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My notice period is 1 month, and I intend to resign in the next month or so for a change of lifestyle and to go travelling.

However, my boss has mentioned putting our team on some expensive training, a cost I wouldn't wish to incur to the company given that I plan on leaving.

I believe that they may be booking this in the next couple of days, should I mention that I don't intend to be sticking around for long, or should I just hand in my 1 month notice when I'm ready?

I've got a very good relationship with my boss, and wouldn't want to jeopardise it in any way.

Thanks for reading.

  • Welcome to the site. Your question concerns a common topic that has been extensively covered here: Is it naive to tell my current employer that I'll be leaving, months in advance?. I feel like the answers on that question reliably argue the pros and cons of giving more than the standard amount of notice. In the end it comes down to how your employer will react which you can base on how they reacted in the past to people leaving. – Lilienthal Apr 19 '16 at 17:52
  • I haven't voted to close this as a duplicate of that question as while I think it covers your situation sufficiently, I can see an argument being made for your question being different from the general case. I've had a search for related questions about an upcoming business trip or training but found no matches. – Lilienthal Apr 19 '16 at 17:54
  • I would mention that when asking questions that are particular to a certain country or region (such as notice periods) it's advisable to note that in the tags (such as India or UK, for example). – Chris E Apr 19 '16 at 17:57
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    You may have a good relationship with your boss, but he is still your boss, and not your friend. If you tell him that you plan to leave you might find that it's better for your boss to get rid of you ASAP, rather than allow you to take your time for another month. Consider the possible implications before you say something that could be used against you. – AndreiROM Apr 19 '16 at 19:42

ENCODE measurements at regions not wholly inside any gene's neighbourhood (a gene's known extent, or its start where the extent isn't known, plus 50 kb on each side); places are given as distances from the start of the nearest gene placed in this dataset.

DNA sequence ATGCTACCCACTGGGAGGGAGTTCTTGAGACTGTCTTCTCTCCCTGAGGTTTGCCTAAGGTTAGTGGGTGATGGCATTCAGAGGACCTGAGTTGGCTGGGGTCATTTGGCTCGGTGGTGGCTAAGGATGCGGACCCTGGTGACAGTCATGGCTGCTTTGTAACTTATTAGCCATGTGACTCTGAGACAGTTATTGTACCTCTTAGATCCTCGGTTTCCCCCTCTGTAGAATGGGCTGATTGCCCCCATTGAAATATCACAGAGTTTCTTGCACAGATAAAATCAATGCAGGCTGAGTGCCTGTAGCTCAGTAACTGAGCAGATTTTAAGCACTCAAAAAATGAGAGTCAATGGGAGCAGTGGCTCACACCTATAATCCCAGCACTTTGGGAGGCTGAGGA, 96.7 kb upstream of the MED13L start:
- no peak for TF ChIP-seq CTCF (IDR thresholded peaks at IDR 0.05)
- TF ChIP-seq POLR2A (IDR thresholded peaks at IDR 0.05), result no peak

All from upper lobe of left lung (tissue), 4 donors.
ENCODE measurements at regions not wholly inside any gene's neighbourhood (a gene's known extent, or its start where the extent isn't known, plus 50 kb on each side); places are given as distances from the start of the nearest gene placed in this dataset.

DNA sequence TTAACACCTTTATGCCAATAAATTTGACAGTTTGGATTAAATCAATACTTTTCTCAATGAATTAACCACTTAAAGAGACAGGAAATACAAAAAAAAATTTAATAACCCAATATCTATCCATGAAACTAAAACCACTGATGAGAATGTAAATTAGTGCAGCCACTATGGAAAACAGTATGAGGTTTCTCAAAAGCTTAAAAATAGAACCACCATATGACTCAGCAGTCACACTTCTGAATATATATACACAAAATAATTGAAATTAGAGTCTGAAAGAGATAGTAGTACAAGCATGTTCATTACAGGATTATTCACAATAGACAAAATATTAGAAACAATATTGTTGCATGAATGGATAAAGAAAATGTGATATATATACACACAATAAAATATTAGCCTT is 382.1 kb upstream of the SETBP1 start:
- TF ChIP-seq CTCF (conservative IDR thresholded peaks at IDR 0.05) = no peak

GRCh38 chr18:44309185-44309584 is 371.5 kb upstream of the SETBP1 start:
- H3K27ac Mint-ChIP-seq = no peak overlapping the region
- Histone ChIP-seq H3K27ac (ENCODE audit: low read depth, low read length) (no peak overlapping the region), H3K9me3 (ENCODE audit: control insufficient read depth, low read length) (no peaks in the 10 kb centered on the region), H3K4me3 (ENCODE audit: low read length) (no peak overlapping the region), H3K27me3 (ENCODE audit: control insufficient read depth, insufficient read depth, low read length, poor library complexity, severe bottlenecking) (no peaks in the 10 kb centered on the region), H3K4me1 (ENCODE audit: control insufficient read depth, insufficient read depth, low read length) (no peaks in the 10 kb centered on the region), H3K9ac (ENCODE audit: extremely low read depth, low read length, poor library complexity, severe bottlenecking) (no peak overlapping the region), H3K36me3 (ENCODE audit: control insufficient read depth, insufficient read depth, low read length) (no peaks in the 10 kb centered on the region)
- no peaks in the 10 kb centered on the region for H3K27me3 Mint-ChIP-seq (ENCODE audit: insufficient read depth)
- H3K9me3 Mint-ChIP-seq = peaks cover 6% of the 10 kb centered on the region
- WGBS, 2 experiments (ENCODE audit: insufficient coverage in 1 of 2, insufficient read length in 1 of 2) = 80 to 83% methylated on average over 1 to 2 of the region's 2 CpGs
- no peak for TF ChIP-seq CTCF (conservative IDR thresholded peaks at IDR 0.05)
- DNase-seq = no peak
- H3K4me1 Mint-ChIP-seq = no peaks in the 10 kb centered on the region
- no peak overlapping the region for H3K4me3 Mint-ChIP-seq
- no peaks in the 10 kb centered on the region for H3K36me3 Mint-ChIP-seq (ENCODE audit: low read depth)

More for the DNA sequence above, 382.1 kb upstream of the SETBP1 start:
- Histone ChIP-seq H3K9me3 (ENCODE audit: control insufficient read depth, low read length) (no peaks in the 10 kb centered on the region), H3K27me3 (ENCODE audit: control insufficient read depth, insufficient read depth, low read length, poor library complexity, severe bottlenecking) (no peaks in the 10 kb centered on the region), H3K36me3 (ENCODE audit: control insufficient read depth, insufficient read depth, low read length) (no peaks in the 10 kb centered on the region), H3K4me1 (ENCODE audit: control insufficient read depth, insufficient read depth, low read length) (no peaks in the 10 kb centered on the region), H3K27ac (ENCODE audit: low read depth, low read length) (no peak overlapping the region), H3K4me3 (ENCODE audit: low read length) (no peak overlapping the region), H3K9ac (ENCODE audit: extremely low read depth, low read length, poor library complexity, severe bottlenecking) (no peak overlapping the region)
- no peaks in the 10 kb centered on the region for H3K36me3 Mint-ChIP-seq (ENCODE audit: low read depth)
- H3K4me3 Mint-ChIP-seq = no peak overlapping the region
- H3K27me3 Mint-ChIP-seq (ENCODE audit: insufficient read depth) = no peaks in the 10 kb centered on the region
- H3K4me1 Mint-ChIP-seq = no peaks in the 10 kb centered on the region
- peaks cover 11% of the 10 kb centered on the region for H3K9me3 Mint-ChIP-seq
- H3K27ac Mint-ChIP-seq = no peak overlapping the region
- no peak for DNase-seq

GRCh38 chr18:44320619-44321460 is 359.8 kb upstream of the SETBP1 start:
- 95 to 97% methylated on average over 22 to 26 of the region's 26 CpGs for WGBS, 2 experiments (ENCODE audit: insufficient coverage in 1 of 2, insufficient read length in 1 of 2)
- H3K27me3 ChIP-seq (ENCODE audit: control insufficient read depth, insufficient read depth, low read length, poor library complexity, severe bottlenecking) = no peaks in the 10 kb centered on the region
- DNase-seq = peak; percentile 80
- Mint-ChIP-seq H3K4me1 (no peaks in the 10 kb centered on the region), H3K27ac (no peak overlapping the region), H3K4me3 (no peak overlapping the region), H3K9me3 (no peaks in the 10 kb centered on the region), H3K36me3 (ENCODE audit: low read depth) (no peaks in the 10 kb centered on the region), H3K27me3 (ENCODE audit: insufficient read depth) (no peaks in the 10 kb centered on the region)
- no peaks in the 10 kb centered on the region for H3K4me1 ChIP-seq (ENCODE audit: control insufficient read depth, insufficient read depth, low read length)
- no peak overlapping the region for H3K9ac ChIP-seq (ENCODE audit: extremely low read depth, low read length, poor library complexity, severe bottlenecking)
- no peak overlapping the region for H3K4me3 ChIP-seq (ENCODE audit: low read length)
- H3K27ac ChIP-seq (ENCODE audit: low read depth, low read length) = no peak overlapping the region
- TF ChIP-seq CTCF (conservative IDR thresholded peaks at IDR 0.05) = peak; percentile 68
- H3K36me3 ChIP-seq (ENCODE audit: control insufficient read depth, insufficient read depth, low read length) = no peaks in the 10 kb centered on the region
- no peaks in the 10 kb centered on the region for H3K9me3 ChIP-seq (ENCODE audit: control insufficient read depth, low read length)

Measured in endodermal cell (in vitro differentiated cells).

• Is this training something that won't be potentially useful for you in the future? – Kilisi Apr 19 '16 at 19:43
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Not sure if it's different in the UK, but in the US you can be released prior to your notice period. If you are prepared to be escorted out of the building the moment you give notice, and it will make no difference in your outlook or plans, then there's no harm in giving additional notice in hopes of sparing your employer the expense of training.

On the other hand:

  1. Things change for the worse all the time. Giving notice only when you have to is a kind of insurance against financial disaster.

  2. Could the training be beneficial to you in the future? As an employee in good standing, you have in a sense earned the right to this training, based on your previous effort.

  3. It's a cost of doing business to train employees who will not stay with the company. It's rare to stay in one job your entire career, so it's expected that some who are trained will in fact move on.

I would argue that there's always too much risk involved to give additional notice, and the employer is always in a better financial position to absorb any loss associated with an employee's departure.

I would be surprised if most employers made decisions on the basis of the cost incurred by an employee upon being unemployed.

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    Generally, in the US, if they release you prior to your notice period, you've now been fired (as opposed to resigning) and they have to pay unemployment benefits. I have often seen that they may show you the door for security/IP reasons, but still pay you through your notice period to avoid dealing with unemployment. Obviously the length of the notice period can be a deciding factor. – cdkMoose Apr 19 '16 at 21:07

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